GMS 200 Final: GMS200FinalExamNotes-OlgaT

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Global Management Studies
GMS 200
Olga Tabunshchikova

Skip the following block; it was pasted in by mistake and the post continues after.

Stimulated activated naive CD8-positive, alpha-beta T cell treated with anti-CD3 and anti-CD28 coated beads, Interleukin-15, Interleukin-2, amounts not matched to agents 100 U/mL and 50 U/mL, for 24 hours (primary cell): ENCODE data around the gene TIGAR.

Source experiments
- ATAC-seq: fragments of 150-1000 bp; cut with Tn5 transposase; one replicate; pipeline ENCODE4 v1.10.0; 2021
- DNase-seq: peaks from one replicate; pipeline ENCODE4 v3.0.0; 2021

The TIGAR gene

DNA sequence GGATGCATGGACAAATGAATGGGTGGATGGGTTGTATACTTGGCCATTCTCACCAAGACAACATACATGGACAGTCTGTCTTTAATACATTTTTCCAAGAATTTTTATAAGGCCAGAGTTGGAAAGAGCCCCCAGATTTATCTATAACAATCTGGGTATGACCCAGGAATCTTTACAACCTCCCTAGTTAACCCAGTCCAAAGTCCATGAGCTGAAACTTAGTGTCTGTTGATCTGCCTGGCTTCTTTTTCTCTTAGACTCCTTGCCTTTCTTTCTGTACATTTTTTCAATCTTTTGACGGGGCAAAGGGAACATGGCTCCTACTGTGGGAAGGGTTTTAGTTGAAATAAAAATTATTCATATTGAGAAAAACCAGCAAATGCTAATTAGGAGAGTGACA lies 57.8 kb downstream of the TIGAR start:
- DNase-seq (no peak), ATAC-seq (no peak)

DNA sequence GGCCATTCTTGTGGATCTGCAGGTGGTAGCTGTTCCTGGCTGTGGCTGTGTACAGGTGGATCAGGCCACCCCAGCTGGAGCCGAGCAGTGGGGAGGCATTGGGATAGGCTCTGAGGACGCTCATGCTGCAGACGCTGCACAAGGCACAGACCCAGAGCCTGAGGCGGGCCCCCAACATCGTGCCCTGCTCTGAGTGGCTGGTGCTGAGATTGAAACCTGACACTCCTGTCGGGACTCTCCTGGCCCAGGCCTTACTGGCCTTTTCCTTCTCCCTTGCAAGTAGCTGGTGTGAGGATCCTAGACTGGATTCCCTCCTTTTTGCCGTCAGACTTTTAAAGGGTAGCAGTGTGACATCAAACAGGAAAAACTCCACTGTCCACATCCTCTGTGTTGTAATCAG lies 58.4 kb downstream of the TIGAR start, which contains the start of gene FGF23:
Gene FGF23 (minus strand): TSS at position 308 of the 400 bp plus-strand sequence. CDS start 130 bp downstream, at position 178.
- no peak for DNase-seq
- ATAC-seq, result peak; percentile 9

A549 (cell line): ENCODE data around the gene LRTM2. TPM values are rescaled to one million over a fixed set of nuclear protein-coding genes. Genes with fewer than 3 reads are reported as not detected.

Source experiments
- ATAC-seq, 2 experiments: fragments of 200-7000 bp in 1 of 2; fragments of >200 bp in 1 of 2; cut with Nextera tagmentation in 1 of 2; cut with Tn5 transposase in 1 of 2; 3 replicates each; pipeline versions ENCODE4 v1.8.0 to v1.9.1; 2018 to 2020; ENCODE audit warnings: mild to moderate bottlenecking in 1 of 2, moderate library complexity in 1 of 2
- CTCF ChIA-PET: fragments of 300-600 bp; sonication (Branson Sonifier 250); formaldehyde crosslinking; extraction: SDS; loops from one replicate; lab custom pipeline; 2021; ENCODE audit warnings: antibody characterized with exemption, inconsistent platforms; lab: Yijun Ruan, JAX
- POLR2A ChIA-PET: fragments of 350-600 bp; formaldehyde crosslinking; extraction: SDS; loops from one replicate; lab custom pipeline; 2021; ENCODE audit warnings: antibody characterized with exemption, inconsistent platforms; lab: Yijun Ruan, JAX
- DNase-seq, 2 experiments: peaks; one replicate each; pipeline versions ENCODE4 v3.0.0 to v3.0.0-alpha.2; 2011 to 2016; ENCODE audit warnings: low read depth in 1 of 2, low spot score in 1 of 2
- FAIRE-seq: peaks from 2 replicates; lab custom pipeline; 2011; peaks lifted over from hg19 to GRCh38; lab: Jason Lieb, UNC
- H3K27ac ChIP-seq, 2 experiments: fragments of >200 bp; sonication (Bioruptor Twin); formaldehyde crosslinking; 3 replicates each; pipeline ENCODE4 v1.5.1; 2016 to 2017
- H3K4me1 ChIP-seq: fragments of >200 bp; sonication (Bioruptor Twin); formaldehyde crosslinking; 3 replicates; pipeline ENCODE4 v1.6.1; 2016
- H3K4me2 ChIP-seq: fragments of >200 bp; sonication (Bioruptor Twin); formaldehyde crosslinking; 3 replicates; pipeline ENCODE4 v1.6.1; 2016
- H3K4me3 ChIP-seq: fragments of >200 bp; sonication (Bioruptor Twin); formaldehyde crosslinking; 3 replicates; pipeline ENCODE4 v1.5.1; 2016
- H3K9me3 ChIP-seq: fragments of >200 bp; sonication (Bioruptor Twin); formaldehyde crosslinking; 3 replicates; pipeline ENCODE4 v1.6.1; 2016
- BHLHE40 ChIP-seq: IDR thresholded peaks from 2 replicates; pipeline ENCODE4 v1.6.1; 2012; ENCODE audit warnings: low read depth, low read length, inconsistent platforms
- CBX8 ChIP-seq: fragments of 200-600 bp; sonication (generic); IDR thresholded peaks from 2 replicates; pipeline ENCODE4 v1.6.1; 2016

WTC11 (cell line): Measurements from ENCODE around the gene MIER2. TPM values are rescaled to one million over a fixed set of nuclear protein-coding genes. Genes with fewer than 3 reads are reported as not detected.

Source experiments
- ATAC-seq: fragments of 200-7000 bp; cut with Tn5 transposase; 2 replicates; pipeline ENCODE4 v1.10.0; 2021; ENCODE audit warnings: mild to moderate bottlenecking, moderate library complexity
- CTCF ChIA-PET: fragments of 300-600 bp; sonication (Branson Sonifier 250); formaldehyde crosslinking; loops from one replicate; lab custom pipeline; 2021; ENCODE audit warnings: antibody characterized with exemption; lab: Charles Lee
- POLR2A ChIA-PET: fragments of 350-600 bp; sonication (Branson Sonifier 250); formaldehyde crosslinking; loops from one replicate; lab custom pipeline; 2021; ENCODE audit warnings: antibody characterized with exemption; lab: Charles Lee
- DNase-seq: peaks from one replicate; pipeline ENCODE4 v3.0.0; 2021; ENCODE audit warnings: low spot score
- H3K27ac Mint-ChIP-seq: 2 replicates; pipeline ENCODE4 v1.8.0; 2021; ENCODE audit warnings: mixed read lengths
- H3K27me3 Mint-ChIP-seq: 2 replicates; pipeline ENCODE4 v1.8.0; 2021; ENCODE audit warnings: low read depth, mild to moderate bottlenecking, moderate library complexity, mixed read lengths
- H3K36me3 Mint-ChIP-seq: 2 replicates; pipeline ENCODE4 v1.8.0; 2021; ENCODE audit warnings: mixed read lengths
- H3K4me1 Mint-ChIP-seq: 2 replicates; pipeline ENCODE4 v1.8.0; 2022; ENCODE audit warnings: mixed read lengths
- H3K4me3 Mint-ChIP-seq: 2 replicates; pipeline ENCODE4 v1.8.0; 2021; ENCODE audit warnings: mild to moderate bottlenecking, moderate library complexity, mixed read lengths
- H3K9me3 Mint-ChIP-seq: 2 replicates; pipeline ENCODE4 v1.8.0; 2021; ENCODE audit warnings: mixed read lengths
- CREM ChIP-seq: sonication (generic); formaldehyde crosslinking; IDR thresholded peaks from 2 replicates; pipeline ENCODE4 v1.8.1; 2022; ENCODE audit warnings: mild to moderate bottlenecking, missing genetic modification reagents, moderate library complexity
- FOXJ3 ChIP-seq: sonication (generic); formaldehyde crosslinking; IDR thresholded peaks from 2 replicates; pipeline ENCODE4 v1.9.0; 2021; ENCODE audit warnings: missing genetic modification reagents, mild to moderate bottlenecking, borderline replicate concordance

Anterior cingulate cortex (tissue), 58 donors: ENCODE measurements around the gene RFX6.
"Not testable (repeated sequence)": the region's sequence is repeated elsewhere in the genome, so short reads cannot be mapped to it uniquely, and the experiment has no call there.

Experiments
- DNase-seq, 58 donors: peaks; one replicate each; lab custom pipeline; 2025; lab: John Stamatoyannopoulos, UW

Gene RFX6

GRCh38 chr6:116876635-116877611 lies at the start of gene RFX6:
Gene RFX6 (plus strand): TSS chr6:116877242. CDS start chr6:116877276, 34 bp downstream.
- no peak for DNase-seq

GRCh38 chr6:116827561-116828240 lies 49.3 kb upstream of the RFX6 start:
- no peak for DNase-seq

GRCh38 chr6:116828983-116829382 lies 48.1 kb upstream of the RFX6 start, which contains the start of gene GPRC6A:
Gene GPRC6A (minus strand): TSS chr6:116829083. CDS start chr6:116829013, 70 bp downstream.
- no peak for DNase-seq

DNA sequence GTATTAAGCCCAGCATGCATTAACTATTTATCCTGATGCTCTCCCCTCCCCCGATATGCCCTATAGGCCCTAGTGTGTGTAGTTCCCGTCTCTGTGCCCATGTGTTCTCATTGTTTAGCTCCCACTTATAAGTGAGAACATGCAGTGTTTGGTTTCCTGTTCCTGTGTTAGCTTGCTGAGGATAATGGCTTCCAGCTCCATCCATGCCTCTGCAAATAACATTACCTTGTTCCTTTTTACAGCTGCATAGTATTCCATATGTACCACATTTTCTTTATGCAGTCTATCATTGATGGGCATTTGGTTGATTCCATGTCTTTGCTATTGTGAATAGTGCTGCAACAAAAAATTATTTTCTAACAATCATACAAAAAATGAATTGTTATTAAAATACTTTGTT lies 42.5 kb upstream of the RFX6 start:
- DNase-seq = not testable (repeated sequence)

Introduction to Global Management Final Notes Chapters 2, 3, 5,6,7,8,11, 13 *post-midterm chapters first* Active Listening: the process of taking action to help someone say exactly what he or she really means. Adaptive Organization: operates with a minimum of bureaucratic features and encourages worker empowerment and teamwork. Advertising Model: providing free information, generating revenue from paid ads available to viewers (e.g. Yahoo!, Google) Angel Investor: a wealthy individual who is willing to invest a portion of this wealth in return for equity in a new venture. Authentic Leadership: activates positive psychological states to achieve self-awareness and positive self-regulation. Authority Decision: the leader makes the decision alone and then communicates it to the work group. Autocratic Style of Leadership: emphasizes task over people, keeps authority and information within the leader's tight control, and acts in a unilateral command-and- control fashion. B2B Business Strategy: Business to Business - uses information technology and Web portals to vertically link organizations with members of their supply chains. B2C Business Strategy: Business to Consumer - uses information technology and Web portals to link organizations with their customers. BCG Matrix: a portfolio planning approach developed by the Boston Consulting Group that ties strategy formulation to an analysis of business opportunities according to industry or market growth rate and market share. Benchmarking: using external comparisons to better evaluate current performance and identify possible actions for the future. Best Practices: a benchmarking technique that involves identifying those things that help both competitors and non-competitors achieve superior performance Boundaryless Organization: eliminates internal boundaries among subsystems and external boundaries with the external environment. Brokerage Model: bringing buyers and sellers together for online transactions and taking a percentage of sales (e.g. eBay, Amazon) Budget: a single-use plan that commits resources to activities, projects, or programs. Bureaucracy: a form of organization based on logic, order, and the legitimate use of formal authority. Business Incubator: one way startup difficulties can be managed. special facilities that offer space, shared administrative services and management advice at a reduced cost. helps businesses to become financially healthy enough to survive on their own. Business Plan: describes the direction for a new business and financing needed to operate it ● Capital Needs: amount of funds needed to run the business, amount available, and amount requested from new sources ● Company Description: mission, owners and legal form ● Executive Summary: overview of business purpose and highlight of the key elements of the plan ● Financial Projection: cash flow projections for one to five years, break- even points, and phased investment capital ● Industry Analysis: nature of the industry, including economic trends, important legal or regulatory issues, and potential risks ● Market Description: size of market, competitor strengths and weaknesses, five year sales goals ● Marketing Strategy: product characteristics, distribution, promotion, pricing and market research ● Milestones: a timetable of dates showing when key stages of new venture will be completed ● Operations Description: manufacturing or service methods, supplies and suppliers, and control procedures ● Products & Services Description: major goods or services, with competitive uniqueness ● Staffing Description: management and staffing skills needed and available, compensation and human resource systems Business Strategy: a strategy that sets the strategic direction for a single business unit or product line. Centralization: the concentration of authority for most decisions at the top levels of an organization Chain of Command: the line of authority that vertically links each position with successively higher levels of management. Channel Richness: the capacity of a channel or communication medium to carry information in an effective manner Charismatic Leader: a leader who develops special leader-follower relationships and inspires others in extraordinary ways. Coercive Power: the capability to punish or withhold positive outcomes as a means of influencing other people. Combination Strategy: pursues growth, stability, and/or retrenchment in some combination. Communication: an interpersonal process of sending and receiving symbols with messages attached to them. Communication Channel: the medium through which a message is conveyed from sender to receiver. Community Model: provide meeting point sold by subscription supported by advertising (e.g. social media, public broadcasting, Wikipedia) Competitive Advantage: operating with an attribute or set of attributes that allows an organization to outperform its rivals. Complacency Trap:is being carried along by the flow of events. Concentration:growth that occurs through expansion within the same business area. Consultative Decision: the leader makes the decision after asking group members for information, advice, or opinions. Contingency Planning: identifies alternative courses of action that can be implemented to meet the needs of changing circumstances. Co-opetition: the strategy of working with rivals on projects of mutual benefit. Core Competency: a special strength that the organization has or things that it does exceptionally well in comparison with competitors. Core Values: broad beliefs about what is or is not appropriate behaviour. Corporate Governance: the system of control and performance monitoring of top management that is maintained by boards of directors and other major stakeholder representatives. Corporate Strategy: a strategy that directs the organization as a whole toward sustainable competitive advantage. Corporation: a legal entity that exists separate from its owners. Cost Leadership Strategy: seeks to operate with low cost so that products can be sold at low prices. Credible Communication: earns trust, respect, and integrity in the eyes of others. Cross-functional Teams: a team structure that is composed of members from different areas of work responsibility. Customer Structure: a divisional organization structure that groups together jobs and activities that serve the same customers or clients. Debt financing: involves going into debt by borrowing money from another person, a bank, or financial institution and repaying it over time with interest. Decentralization: the dispersion of authority to make decisions throughout all levels of the organization. Delegation: the process of entrusting work to others by giving them the right to make decisions and take action. Democratic Style: committed to both task and people, getting things done while sharing information, encouraging participation in decision-making, and helping people develop their skills and capabilities. Departmentalization: the process of grouping together people and jobs into work units. Differentiation: the degree of difference between subsystems in an organization. Differentiation Strategy: offers products that are unique and different from the competition. Diversification: growth that occurs through the acquisition of or investment in new and sometimes different business areas. Divestiture: selling off parts of the organization to refocus on core competencies, cut costs, and improve operating efficiency. Divisional Structure: an organizational structure that groups together people who work on the same product or process, serve similar customers, or are located in the same area or geographical region. Downsizing: an action that reduces the size of operations with the intent of reducing costs and improving operating efficiency. E-business Strategy: the strategic use of the Internet to gain competitive advantage. Effective Communication: the intended meaning is fully understood by the receiver... also occurs at minimal cost Electronic Grapevine: use electronic media to pass messages and information among members of social networks. Emergent Strategy: a strategy that develops progressively over time in the "streams" of decisions managers make as they learn from and respond to work situations. Emotional Intelligence: the ability of people to manage themselves and their relationships effectively. Empowerment: allows others to make decisions and exercise discretion in their work. Empowerment (process): through which managers enable and help others to gain power and achieve influence within the organization. Entrepreneur: a risk-taking individual who takes action to pursue opportunities and situations others may fail to recognize as such or may even view as threats. Entrepreneurship: describes strategic thinking and risk-taking behaviour that results in the creation of new opportunities. Equity-Based crowdfunding:involves new ventures going on-line to sell equity stakes in their businesses to crowds of small angel investors. Equity Financing:involves exchanging ownership shares in the business to outsiders in return for outside investment monies. Expert Power: the capacity to influence the behaviour of other people because of one's knowledge and skills. Family Business: a business that is owned and financially controlled by family members. Family Business Feud:occurs when family members have major disagreements over how the business should be run. Feedback: the process of telling others how you feel about something they did or said or about the situation in general. Filtering: the intentional distortion of information to make it appear favourable to the recipient. First-mover Advantage: exploiting a market niche or entering a market before competitors. Focused Cost Leadership: a strategy that seeks the lowest costs of operations within a special market segment. Focused Differentiation: a firm sells a unique product to a special niche market Focus Strategy: concentrates on one special market segment and tries in that segment to be the provider with lowest costs. Forecasting: the process of making assumptions about what will happen in the future. Formal Structure: the structure of the organization in its official state. Franchise: a business owner sells to another person the right to operate the same business in another location, under the original owner's business name and guidance. Franchising: a form of licensing in which a foreign firm buys the rights to use another's name and operating methods in its home country Freemium Model: offer free service and encourage users to buy additional services (e.g. Skype) Functional Chimneys Problem: the lack of communication, coordination, and problem solving across functions. Functional Plans: indicate how different operations within the organization will help advance the overall strategy. Functional Strategy: a strategy that guides the use of resources to implement business strategy; this level of strategy focuses on activities within a specific functional area of operations. Functional Structure: people with similar skills and performing similar tasks are grouped together into formal work units. Gender Similarities Hypothesis: holds that males and females have similar psychological properties. Geographical Structure: a divisional organization structure that groups together jobs and activities being performed in the same location or geographical region. Globalization Strategy: views the world as one large market, trying as much as possible to standardize products and their advertising for use everywhere. Group Decision: is made by the group with the leader's support as a contributing member. Growth Strategy: a strategy that seeks an increase in size and the expansion of current operations. Hierarchy of Goals: lower-level objective are a means to accomplishing higher-level ones Hierarchy of Objectives: a means-ends chain in which lower-level objectives (the means) lead to the accomplishment of higher-level objectives (the ends). Human Relations Style: emphasizing people over task Improvement Objectives: describe intentions for specific performance improvements. Infomediary Model: provide free service in exchange for collecting info on users and selling it to other businesses Informal Structure:a "shadow" organization made up of unofficial, but often critical, working relationships between organization members. Initial Public Offering (IPO): an initial selling of shares of stock to the public at large. Integration:the level of coordination achieved between subsystems in an organization Integrity: in leadership is honesty, credibility, and consistency in putting values into action. Interactive Leadership: leaders are strong communicators and act democratic and participative with followers. Internet Entrepreneurship: is the use of the Internet to pursue an entrepreneurial venture. Laissez-faire style of Leadership:shows little concern for task, lets the group make decisions, and acts with a "do the best you can and don't bother me" attitude. Leadership: the process of inspiring others to work hard to accomplish important tasks. Leadership Style: the recurring pattern of behaviours exhibited by a leader. Least-preferred co-worker scale: used in Fiedler's contingency model to measure a person's leadership style. Legitimate Power: the capacity to influence other people by virtue of formal authority, or the rights of office. Life Cycles of Entrepreneurial Firms: Birth -----> struggles to get new venture established and survive enough to test viability of underlying business model in the marketplace Life Cycles of Entrepreneurial Firms: Breakthrough -----> where business model begins to work well, growth is experienced, and complexity of managing business expands significantly Life Cycles of Entrepreneurial Firms: Maturity -----> advances of market success and financial stability, while facing continuing management challenges of remaining remaining competitive in the changing environment Limited Liability Corporation (LLC): a hybrid legal form of business combining advantages of a sole proprietorship or a partnership with the liability advantages of a corporation. Liquidation: a retrenchment strategy where a business ceases and assets are sold to pay creditors. Management by Objectives (MBO): a structured process of regular communication in which a supervisor/team leader and subordinates/team members jointly set performance objectives and review results accomplished. Management By Wandering Around (MBWA): involves dealing directly with subordinates by regularly spending time walking around and talking with them about a variety of work-related matters. Matrix Structure: an organizational form that combines the functional and divisional structures in an attempt to gain the advantages and minimize the disadvantages of each. Mechanistic Design: centralized design, with many rules and procedures, a clear-cut division of labour, narrow spans of control, and formal coordination. Merchant Model: selling products online directly to consumers through web Mission: an organization's reason for existing in society. Mixed Message: occurs when a person's words communicate one message while his/her actions, body language, appearance, or situational use of interpersonal space communicate something else. Moral Leadership:leadership by ethical standards that clearly meet the test of being "good" and "correct." Multi-domestic Strategy: tries to customize products and their advertising as much as possible to fit the local needs of different countries or regions. Necessity-based Entrepreneurship: takes place because other employment options don't exist. Network Structure: an organizational structure that consists of a central core that is linked through networks of outside relationships with outside contractors and suppliers of essential services. Non-verbal Communication: takes place through such things as hand movements, facial expressions, body posture, eye contact, and the use of interpersonal space. Objectives: the specific results or desired end states that one intends to achieve. Operating Objectives: specific results that organizations try to accomplish. Operational Plans: define what needs to be done in specific areas to implement strategic plans. Organic Design: decentralized design with fewer rules and procedures, open divisions of labour, wide spans of control, and more personal coordination. Organizational Culture: reflects the predominant value system of the organization as a whole. Organizational Design: the process of creating structures that accomplish mission and objectives. Organization Chart: a diagram that describes the reporting relationships and formal arrangement of work positions within an organization. Organization Structure: the system of tasks, workflows, reporting relationships, and communication channels that link together the work of diverse individuals and groups. Organizing: the process of arranging people and other resources to work together to accomplish a goal. Participatory Planning: requires that the planning process include people who will be affected by the resulting plans and/or will be asked to help implement them. Partnership: formed when two or more people agree to contribute resources to start and operate a business together. Personal Development Objectives: describe intentions for personal growth through knowledge and skills development. Persuasive Communication: presents a message in a manner that causes the other